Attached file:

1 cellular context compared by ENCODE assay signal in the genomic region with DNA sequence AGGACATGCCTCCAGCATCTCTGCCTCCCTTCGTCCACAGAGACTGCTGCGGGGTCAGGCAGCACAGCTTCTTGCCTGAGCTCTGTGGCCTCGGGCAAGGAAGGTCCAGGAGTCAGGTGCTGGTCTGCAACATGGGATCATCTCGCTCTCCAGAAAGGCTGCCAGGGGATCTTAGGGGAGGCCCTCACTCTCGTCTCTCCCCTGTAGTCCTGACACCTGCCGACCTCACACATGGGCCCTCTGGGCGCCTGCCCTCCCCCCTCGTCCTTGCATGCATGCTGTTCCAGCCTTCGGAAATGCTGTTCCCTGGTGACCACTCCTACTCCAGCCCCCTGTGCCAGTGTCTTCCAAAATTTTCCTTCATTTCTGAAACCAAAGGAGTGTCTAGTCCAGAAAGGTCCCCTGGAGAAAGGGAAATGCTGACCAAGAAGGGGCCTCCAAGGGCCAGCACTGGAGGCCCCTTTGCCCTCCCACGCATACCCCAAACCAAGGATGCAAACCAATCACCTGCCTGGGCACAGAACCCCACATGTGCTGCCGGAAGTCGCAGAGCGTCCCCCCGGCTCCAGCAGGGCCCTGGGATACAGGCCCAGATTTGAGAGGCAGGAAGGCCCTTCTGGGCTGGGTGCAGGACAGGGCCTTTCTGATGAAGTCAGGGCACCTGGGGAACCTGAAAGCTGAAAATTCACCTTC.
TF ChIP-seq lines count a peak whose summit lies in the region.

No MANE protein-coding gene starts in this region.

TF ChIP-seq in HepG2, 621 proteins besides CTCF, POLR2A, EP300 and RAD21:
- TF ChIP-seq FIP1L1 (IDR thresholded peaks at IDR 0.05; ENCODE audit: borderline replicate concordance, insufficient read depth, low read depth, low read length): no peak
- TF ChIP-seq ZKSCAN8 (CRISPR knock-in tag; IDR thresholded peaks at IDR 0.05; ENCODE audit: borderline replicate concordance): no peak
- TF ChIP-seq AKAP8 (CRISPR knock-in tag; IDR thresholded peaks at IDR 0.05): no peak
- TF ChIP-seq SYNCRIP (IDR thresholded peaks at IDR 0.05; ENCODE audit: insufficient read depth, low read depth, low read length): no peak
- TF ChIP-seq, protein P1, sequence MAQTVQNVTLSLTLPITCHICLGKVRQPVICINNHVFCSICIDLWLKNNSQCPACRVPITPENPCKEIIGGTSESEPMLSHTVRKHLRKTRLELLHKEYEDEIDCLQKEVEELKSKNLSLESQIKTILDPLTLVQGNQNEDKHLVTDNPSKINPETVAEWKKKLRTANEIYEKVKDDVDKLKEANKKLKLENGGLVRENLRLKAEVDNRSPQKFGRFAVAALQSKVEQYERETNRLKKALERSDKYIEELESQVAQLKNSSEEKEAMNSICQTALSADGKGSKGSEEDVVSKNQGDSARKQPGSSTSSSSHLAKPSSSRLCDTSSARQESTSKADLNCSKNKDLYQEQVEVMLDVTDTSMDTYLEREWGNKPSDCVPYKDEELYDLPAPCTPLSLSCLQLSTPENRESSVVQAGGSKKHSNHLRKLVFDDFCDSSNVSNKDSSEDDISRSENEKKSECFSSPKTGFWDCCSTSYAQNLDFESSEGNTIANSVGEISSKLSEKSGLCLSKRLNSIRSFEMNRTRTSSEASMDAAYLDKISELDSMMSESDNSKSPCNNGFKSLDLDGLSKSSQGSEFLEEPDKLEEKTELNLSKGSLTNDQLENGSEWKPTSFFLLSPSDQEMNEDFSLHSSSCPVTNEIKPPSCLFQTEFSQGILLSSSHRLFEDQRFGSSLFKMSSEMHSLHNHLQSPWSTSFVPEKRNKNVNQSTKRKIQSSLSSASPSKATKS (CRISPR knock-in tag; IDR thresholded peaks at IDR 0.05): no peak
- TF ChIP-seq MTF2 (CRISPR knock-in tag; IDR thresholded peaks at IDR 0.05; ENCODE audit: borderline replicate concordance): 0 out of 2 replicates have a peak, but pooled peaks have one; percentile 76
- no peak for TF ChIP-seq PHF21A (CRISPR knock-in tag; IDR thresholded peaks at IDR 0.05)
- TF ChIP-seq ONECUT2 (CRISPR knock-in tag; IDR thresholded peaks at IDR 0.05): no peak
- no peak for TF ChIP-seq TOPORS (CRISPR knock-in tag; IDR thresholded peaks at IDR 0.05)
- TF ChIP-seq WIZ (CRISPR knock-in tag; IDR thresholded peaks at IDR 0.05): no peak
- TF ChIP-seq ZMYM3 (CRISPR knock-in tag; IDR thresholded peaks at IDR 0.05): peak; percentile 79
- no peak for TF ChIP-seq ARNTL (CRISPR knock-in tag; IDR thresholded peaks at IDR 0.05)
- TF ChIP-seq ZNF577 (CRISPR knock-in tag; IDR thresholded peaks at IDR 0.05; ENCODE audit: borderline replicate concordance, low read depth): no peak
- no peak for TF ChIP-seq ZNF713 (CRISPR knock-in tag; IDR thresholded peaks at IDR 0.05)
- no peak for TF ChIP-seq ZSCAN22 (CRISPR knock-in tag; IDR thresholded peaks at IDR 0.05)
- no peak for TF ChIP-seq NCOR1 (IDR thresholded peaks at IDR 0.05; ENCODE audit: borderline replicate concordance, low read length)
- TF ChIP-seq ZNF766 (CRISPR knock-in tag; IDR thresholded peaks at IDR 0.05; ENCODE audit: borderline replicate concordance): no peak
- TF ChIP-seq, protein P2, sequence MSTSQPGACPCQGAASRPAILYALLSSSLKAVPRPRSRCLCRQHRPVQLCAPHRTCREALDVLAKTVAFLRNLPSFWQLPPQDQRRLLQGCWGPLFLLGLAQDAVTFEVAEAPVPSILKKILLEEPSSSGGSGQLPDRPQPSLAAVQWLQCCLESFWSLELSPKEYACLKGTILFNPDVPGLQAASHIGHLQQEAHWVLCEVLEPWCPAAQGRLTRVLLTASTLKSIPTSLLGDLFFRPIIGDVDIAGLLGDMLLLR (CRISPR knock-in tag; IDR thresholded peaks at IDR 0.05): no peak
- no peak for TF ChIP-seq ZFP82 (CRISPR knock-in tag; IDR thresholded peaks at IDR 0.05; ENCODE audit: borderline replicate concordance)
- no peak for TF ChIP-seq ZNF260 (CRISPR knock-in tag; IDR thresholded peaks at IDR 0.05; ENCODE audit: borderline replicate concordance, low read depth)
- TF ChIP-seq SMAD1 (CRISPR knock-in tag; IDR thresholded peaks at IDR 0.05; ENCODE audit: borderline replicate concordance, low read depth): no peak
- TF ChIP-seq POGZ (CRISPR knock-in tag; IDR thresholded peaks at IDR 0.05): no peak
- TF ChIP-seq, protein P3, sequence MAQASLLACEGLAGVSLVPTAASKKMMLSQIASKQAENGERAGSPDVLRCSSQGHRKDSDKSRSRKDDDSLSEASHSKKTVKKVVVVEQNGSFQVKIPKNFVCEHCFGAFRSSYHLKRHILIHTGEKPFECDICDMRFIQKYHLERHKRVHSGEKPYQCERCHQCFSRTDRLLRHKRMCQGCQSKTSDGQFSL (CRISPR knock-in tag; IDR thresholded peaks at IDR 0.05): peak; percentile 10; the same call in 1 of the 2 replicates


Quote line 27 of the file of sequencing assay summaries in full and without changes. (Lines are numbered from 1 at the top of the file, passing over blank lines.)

- TF ChIP-seq, protein P3, sequence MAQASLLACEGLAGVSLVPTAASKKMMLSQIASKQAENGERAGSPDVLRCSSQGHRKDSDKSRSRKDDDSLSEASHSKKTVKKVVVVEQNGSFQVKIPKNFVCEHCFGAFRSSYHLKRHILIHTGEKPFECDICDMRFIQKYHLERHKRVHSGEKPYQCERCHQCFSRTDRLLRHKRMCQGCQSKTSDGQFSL (CRISPR knock-in tag; IDR thresholded peaks at IDR 0.05): peak; percentile 10; the same call in 1 of the 2 replicates